NASA Announces Launch Delay for Psyche Asteroid Mission

This illustration depicts NASA’s Psyche spacecraft (Credits: NASA/JPL-Caltech/ASU)

WASHINGTON (NASA PR) — NASA announced Friday the Psyche asteroid mission, the agency’s first mission designed to study a metal-rich asteroid, will not make its planned 2022 launch attempt.

Due to the late delivery of the spacecraft’s flight software and testing equipment, NASA does not have sufficient time to complete the testing needed ahead of its remaining launch period this year, which ends on Oct. 11. The mission team needs more time to ensure that the software will function properly in flight.

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NASA Selects Orbital Reef to Develop International Space Station Replacement

Orbital Reef commercial space station (Credit: Orbital Reef)

Louisville, Colo., December 2, 2021 (Sierra Space PR) — Orbital Reef, led by partners Blue Origin and Sierra Space, was selected today by NASA for a funded Space Act Agreement for collaboration to design a commercially owned and operated space station in low Earth orbit (LEO). NASA’s Commercial LEO Development program aims to shift NASA’s research and exploration activities in LEO to commercial space stations, helping stimulate a growing space economy before the International Space Station is retired. The Orbital Reef team includes  BoeingRedwire SpaceGenesis Engineering Solutions, and Arizona State University.

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Science of Psyche: Unique Asteroid Holds Clues to Early Solar System

At NASA’s Jet Propulsion Laboratory, engineers integrate a gamma ray and neutron spectrometer into the agency’s Psyche spacecraft. The instrument will help determine the elements that make up its target, an asteroid also named Psyche. (Credits: NASA/JPL-Caltech)

Set to launch next year, NASA’s Psyche mission marks the first time the agency has set out to explore an asteroid richer in metal than rock or ice.

PASADENA, Calif. (NASA PR) — More than 150 years have passed since novelist Jules Verne wrote “Journey to the Center of the Earth,” but reality has yet to catch up with that science fiction adventure. While humans can’t bore a path to our planet’s metallic core, NASA has its sights set on visiting a giant asteroid that may be the frozen remains of the molten core of a bygone world.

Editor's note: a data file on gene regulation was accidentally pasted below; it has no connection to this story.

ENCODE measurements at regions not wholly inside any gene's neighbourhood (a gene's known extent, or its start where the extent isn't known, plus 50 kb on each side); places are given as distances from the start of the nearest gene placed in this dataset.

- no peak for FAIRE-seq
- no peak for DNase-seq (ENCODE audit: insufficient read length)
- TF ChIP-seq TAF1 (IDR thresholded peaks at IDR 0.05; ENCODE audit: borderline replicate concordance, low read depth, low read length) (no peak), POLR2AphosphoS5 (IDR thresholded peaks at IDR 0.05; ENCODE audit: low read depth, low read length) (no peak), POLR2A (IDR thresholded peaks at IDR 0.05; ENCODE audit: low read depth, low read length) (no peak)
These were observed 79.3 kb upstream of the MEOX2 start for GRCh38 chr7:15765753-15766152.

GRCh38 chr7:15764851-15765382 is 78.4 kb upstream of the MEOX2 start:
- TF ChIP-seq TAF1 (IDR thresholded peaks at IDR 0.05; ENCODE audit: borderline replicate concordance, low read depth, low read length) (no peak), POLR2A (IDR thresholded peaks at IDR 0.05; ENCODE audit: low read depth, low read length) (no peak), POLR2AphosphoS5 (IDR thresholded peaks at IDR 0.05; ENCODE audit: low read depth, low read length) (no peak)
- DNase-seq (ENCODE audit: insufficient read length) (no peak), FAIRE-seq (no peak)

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Solar Electric Propulsion Makes NASA’s Psyche Spacecraft Go

NASA’s Psyche spacecraft is photographed in July 2021 during the mission’s assembly, test, and launch operations phase at JPL. Hall thrusters – two of which are visible beneath red round protective covers – will propel the spacecraft to its target in the main asteroid belt. (Credits: NASA/JPL-Caltech)

Futuristic electric thrusters emitting a cool blue glow will guide the Psyche spacecraft through deep space to a metal-rich asteroid.

PASADENA, Calif. (NASA PR) — When it comes time for NASA’s Psyche spacecraft to power itself through deep space, it’ll be more brain than brawn that does the work. Once the stuff of science fiction, the efficient and quiet power of electric propulsion will provide the force that propels the Psyche spacecraft all the way to the main asteroid belt between Mars and Jupiter. The orbiter’s target: a metal-rich asteroid also called Psyche.

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NASA Begins Final Assembly of Spacecraft Destined for Asteroid Psyche

In late March of 2021, a main component of NASA’s Psyche spacecraft was delivered to JPL, where assembly, test, and launch operations are underway. (Credits: NASA/JPL-Caltech)

Set to launch next year, the agency’s Psyche spacecraft will explore a metal-rich asteroid in the main asteroid belt between Mars and Jupiter.

PASADENA, Calif. (NASA PR) — A major component of NASA’s Psyche spacecraft has been delivered to the agency’s Jet Propulsion Laboratory in Southern California, where the phase known as assembly, test, and launch operations is now underway. Over the next year, the spacecraft will finish assembly and undergo rigorous checkout and testing before it’s shipped to Cape Canaveral, Florida, for an August 2022 launch to the main asteroid belt.

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NASA to Broadcast OSIRIS-REx Asteroid Sample Collection Activities

The Nightingale Crater on asteroid Bennu is the primary sample collection site for NASA’s OSIRIS-REx’s mission. The image is overlaid with a graphic of the spacecraft to illustrate the scale of the site. (Credit: NASA/Goddard/University of Arizona)

WASHINGTON (NASA PR) — NASA will broadcast coverage of a first for the agency as its Origins, Spectral Interpretation, Resource Identification, Security-Regolith Explorer (OSIRIS-REx) mission attempts to collect a sample of asteroid Bennu on Tuesday, Oct. 20, at 6:12 p.m. EDT.

Live coverage of the spacecraft’s descent to the asteroid’s surface for its “Touch-And-Go,” or TAG, maneuver, which will be managed by Lockheed Martin Space near Denver, will begin at 5 p.m. on NASA Television and the agency’s website.

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